To our Legislature’s credit, when COVID-19 hit this spring, leadership quickly pivoted and started live-streaming interim meetings and allowing for remote public participation, a move that has enabled access for more members of the public. But even the remote options under consideration for the general session — a hybrid model with some legislators in Cheyenne and others dialing in via Zoom — pose transparency and access concerns. 

And Legislative Service Office staff have testified that any hybrid approach, although functional for committee meetings, would be completely impractical and unworkable for a full session at this point in time. 

My organization, Equality State Policy Center, continues to advocate delaying the session until May at the earliest. While it’s not perfect, a May start date would allow more time for authorities to approve and roll out a number of promising vaccines. 

A later start date would also give the LSO — the essential support staff who work behind the scenes in Cheyenne to ensure legislators can do their jobs effectively — the necessary time to plan for and acquire the technology that would be needed to pull off a potential hybrid remote/in-person session. 

Thorough planning is key to ensuring robust public participation and transparency in a hybrid session, and would take more time than we have between now and January.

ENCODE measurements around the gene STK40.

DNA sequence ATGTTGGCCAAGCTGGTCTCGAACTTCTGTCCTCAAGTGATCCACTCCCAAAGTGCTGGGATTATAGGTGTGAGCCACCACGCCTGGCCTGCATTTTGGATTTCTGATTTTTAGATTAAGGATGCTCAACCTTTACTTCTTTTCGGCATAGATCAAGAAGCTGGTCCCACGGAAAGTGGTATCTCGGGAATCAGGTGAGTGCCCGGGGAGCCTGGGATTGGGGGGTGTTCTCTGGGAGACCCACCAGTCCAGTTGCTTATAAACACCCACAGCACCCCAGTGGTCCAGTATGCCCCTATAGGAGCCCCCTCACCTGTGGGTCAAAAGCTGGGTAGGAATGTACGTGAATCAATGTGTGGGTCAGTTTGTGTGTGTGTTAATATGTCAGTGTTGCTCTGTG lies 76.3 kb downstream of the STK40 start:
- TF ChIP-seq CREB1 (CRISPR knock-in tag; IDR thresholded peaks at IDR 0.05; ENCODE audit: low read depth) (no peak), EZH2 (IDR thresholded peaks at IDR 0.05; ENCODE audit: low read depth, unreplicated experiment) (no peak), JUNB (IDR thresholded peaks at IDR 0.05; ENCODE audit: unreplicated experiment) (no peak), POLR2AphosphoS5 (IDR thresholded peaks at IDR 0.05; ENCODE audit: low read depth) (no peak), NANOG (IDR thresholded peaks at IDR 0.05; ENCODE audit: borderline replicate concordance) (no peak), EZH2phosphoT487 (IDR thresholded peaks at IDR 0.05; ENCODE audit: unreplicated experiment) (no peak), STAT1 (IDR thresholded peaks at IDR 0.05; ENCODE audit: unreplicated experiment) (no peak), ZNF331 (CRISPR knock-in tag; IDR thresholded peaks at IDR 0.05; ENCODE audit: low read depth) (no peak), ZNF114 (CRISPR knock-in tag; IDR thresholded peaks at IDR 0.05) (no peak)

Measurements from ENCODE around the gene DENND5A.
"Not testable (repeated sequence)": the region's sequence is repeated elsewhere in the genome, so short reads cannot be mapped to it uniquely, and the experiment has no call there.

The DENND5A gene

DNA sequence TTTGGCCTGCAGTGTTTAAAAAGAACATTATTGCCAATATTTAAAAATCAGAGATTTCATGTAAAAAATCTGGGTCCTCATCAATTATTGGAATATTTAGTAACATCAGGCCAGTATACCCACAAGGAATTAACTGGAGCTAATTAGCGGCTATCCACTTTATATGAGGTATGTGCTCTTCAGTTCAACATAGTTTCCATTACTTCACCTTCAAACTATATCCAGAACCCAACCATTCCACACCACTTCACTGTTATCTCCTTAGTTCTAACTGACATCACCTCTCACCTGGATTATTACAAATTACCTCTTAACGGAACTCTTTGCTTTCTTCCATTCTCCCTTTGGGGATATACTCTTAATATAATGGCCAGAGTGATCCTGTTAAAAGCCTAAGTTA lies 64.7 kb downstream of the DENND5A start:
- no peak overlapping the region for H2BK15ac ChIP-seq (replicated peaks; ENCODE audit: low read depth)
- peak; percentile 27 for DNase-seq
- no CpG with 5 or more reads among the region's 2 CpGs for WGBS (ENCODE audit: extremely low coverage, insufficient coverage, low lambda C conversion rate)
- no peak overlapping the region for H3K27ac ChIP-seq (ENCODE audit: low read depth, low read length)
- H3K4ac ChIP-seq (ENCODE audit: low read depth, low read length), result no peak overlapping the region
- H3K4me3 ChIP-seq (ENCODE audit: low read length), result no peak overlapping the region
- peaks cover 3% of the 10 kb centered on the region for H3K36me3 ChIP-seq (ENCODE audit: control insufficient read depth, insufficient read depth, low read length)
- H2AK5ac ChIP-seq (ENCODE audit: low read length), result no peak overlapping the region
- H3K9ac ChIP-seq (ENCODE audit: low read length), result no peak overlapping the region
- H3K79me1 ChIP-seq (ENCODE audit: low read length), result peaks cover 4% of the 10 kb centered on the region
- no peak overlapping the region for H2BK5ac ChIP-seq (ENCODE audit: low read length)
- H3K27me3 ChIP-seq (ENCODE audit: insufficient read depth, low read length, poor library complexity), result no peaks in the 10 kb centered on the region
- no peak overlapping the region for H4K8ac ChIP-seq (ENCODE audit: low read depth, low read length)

Where do you come in?

There’s no question that the legislative process can appear daunting (and opaque), even for seasoned advocates. It’s fast-paced and doesn’t always make sense. Add a pandemic into the mix, and that’s even more true.

But it’s worth remembering the adage about Wyoming: It’s really just a small town with long streets. Ours is a citizen legislature, which only works well if they hear from us. 

Support informed commentary — donate to WyoFile today.

As Sen. Tara Nethercott told the audience on an ESPC panel discussion on transparency last month, lawmakers want to hear from you. 

“We are really, really accessible,” Nethercott said. “We shop at the same grocery stores, we’re filling our vehicles up with gas just like you are. We’ve chosen to run for office to make time for our constituents and to serve the public. This is a priority for us, and we feel valued when we have the opportunity to meet with folks face-to-face and remember why we’re doing what we’re doing.”

How can you make sure you are part of the vital conversations the Equality State needs to be having? 

Step one is to get involved and stay involved. 

  • Learn who your legislators are — and get to know them. Pick up the phone or send them an email. Let them know who you are and what you care about. 
  • Join an advocacy group like ESPC — or any organization that works on issues you care about. 
  • Use the Legislature’s website to find out about bill drafts, meetings, agendas and calendars. 
  • Tell your legislators you care about transparency, and you want them to make sure everyone from the public who wants to participate can participate.
  • Ask the Legislature to delay its full session until later in 2021, for health, safety and transparency!

Leave a comment

Your email address will not be published. Required fields are marked *